DSI protests the agency's decision to reject its proposal as nonresponsive.  The protester maintains that the issues cited by the agency were not mistakes, but rather derived from DSI's reasonable interpretation and compliance with the RFP's plain language.  Protest at 1.  DSI further complains that each of the alleged nonconformities were, "at best, minor issues where the Agency elected to choose form over substance . . . ."  Id.

In reviewing protests challenging the evaluation of an offeror's proposal, or as here, the rejection of a proposal based on the agency's evaluation, it is not our role to reevaluate proposals; rather our Office examines the record to determine whether the agency's judgment was reasonable, and in accordance with the solicitation criteria and applicable procurement statutes and regulations.  Orion Tech., Inc., B-405077, Aug. 12, 2011, 2011 CPD ¶ 159 at 4.  In a negotiated procurement, a proposal that fails to conform to the material terms and conditions of the solicitation is considered unacceptable and may not form the basis for award.  LOGMET, B-409906.2, Oct. 10, 2014, 2014 CPD ¶ 301 at 3.  Moreover, an offeror bears the burden of submitting an adequately written proposal that contains all of the information required under a solicitation.  Business Integra, Inc., B-407273.22, Feb. 27, 2014, 2014 CPD ¶ 88 at 3.  Where a proposal omits, inadequately addresses, or fails to clearly convey required information, the offeror runs the risk of an adverse agency evaluation.  Addvetco, Inc., B-412702, B-412702.2, May 3, 2016, 2016 CPD ¶ 112 at 7-8.

Here, we have no basis to question SPAWAR's decision to reject DSI's proposal as nonresponsive.  In this respect, our review of the record confirms the agency's assessment that DSI failed to comply with the clearly stated solicitation requirements in several respects.  In addition, we agree with SPAWAR that these failures were "substantive issues, not minor informalities."  COS/MOL at 27.  By way of example, we address the two most significant areas of noncompliance below.[7]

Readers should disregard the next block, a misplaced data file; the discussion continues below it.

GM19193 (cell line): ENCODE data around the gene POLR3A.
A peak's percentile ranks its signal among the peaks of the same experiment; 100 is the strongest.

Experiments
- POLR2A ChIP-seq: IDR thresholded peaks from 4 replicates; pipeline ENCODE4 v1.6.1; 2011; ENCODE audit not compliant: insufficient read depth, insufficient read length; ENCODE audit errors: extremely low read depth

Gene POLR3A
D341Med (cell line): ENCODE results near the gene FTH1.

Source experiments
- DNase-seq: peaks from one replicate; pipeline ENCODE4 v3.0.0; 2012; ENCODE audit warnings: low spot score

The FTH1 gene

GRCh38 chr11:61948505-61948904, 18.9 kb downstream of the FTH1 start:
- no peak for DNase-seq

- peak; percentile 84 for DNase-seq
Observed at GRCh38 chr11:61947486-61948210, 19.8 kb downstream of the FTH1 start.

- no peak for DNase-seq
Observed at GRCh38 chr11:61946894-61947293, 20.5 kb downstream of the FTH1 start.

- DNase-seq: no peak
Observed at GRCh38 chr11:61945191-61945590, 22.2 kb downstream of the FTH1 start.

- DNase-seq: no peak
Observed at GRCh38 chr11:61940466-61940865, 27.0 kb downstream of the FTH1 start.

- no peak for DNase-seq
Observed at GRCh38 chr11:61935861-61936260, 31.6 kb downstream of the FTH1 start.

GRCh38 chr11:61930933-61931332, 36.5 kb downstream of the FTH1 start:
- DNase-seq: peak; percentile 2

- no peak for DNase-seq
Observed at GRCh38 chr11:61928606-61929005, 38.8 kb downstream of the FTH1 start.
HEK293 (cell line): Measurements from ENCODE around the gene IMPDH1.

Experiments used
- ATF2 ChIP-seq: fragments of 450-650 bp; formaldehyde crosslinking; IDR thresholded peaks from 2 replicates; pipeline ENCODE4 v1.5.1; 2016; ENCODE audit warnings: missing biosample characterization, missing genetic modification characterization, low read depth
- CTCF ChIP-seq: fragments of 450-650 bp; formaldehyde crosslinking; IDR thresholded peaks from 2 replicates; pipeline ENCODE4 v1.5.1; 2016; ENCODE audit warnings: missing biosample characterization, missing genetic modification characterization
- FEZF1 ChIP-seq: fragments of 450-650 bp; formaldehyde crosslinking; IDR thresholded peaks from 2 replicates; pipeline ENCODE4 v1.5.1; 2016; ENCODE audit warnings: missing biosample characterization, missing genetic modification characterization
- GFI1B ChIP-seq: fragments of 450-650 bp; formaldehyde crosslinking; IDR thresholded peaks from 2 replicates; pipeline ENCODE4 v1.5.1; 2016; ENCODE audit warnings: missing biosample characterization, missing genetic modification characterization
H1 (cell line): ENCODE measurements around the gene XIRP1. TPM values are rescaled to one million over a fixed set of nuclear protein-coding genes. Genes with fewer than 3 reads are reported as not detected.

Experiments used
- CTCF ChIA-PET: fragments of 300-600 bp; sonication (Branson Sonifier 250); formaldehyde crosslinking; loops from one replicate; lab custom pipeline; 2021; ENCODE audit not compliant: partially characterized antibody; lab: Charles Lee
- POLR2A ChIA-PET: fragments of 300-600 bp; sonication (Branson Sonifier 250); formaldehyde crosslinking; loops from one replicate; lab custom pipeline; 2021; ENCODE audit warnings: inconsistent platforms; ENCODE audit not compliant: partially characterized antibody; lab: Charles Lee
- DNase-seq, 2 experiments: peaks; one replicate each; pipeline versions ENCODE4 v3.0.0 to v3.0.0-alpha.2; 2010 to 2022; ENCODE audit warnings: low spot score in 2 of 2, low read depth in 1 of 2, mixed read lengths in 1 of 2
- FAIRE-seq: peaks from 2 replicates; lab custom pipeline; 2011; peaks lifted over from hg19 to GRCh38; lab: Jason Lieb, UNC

First, as noted above, the RFP detailed specific requirements for the documentation in proposal volume VI, which included the cover letter and SF 33.  With respect to the offeror's cover letter, the RFP required that the letter "[a]ddresses compliance to all RFP requirements and instructions to include any exceptions to the Terms and Conditions of the solicitation [and be] signed by an officer of the Offeror that is authorized to bind the Offeror's company."  RFP at 376, § L-10(a)(1)(ii)-(iii).  In DSI's cover letter, the firm's chief executive officer (CEO)--who signed the letter in ink--wrote, "This submission addresses compliance to all RFP requirements and instructions that include any exceptions to the Terms and Conditions of the solicitation."  AR, exh. 9, DSI Cover Letter, at 1. 

We find unobjectionable the agency's assessment that DSI's cover letter failed to comply with the solicitation.  In this respect, as noted, the RFP required that an offeror address in its cover letter compliance with the RFP, as well as whether the firm was taking exception to any solicitation terms.  Moreover, the RFP expressly cautioned against restating solicitation requirements.  See RFP at 360, § L-8.3 ("The proposal should not simply rephrase or restate the Government requirements, but shall provide convincing rationale to address how the Offeror intends to meet these requirements"); see also id. at 366, § L-10 ("Statements such as 'the Offeror understands and complies' with the requirements or paraphrasing the requirements in the RFP is considered inadequate").